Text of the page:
The collapse of Intu has left a legacy of large car orientated shopping centres. These include the Trafford Centre sold some years ago by the Peel group. They must be relieved. In a carbon neutral world is there still a role for such dinosaurs? The site could probably be bought for a low value by a development corporation, and represents a real regenerationn opportunity.
The Manchester Metrolink has just been extended from Salford Quays to the Metrocentre. If such centres, like here, Lakeside and Metro Centre have a future it is as new mixed use city centers around car parks redeveloped as high density housing, taking advantage of their tram links and good infrastructure. Quite a few malls in America have been redeveloped in housing led schemes. There are some underused sites nearby and adjoining in Trafford Park which could be included in a masterplan. This also would require a dramatic upgrading of the metrolink service frequency.
The Trafford Centre is around 2 miles from Salford Quays with the Metrolink running along it – Village Way/Park Way. There are some spectacular poor uses of land along it like a giant palette storage site. The most obvious thing to do us to extend the growth corridor which runs from Manchester City Centre to Salford Queys to Trafford Park through rezoning sites along the metrolink for high density housing.
The Greater Manchester Spatial Framework/Plan proposes a number of deletions of Green Belt. In the North of the metropolis there is at least a plan – to provide the major new employment areas the area lacks unlike the south of the Metropolis where most of the growth has been. I woint argue with that. In the south it has been more scattergun. A few big problem sites, like Charrington Moss and a few heavily promoted sites by major landowners like Peel Estates which have proven highly controversial, some being wetlands/moss like much of the low lying land on the South Eastern edge of the city. To my mind much of this doesn’t make sense as a strategy. It is just making up the numbers not forming a coherent post carbon Manchester.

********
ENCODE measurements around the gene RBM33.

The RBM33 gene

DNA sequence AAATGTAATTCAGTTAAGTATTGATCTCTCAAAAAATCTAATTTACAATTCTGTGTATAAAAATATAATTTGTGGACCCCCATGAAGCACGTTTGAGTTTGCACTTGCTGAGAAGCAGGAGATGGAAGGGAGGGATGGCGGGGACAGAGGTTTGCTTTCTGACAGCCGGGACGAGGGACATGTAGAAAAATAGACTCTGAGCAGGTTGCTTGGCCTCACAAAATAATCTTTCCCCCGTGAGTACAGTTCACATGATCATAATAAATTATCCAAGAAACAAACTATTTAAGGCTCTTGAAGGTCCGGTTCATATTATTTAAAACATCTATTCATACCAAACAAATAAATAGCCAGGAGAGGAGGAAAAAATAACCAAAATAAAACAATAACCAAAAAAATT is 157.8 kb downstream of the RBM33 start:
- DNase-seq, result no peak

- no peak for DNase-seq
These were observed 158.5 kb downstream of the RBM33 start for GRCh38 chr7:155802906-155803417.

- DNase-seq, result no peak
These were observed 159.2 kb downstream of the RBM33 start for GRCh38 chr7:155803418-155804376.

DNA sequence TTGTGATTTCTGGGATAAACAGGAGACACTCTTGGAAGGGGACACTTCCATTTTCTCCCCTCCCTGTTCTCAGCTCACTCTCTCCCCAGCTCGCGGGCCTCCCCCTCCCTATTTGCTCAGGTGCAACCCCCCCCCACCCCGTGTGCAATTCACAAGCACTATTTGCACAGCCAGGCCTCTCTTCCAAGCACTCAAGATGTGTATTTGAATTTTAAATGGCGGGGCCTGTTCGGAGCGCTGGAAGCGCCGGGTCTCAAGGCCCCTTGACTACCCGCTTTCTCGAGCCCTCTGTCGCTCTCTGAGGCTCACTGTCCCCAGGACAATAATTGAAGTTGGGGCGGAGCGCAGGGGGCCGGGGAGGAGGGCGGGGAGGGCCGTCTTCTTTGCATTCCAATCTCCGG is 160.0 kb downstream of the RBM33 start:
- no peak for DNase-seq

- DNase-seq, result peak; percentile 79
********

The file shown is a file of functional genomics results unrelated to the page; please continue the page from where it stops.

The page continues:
Charrington Moss was the main dumping ground for Manchester, especially ‘night soil’ by the 1930s it was reclaimed became a very underused industrial park and was eventually bought by Shell, who have now moved out. It is now a planning mess with a very odd Green Belt Boundary reflecting the mess. It is mainly a major developed site in the Green Belt. There has been proposals to develop 6-7,000 houses here plus employment. The risk is however that it would become just the kind of site criticized by Transport for New Homes; entirely car dependent feeding commuters onto the M60. There are too major opportunities however.
Charrington Moss used to have a tram link to Salford Quays. The alignment though has been lost to the spur to the M60. However the most direct connection to Trafford Park would be a new alignment alongside the Manchester Ship canal passing by a new rail station on the Cheshire Linew between Irlam and Flixton. The second opportunity is to create a tram on the former Cheshire line spur south of the site connecting to Timperley, Cheadle and Stockport – a long held local ambition.
With High Density Housing each of these schemes could have over 10,000 units, significantly reducing the Green Belt take in South Manchester.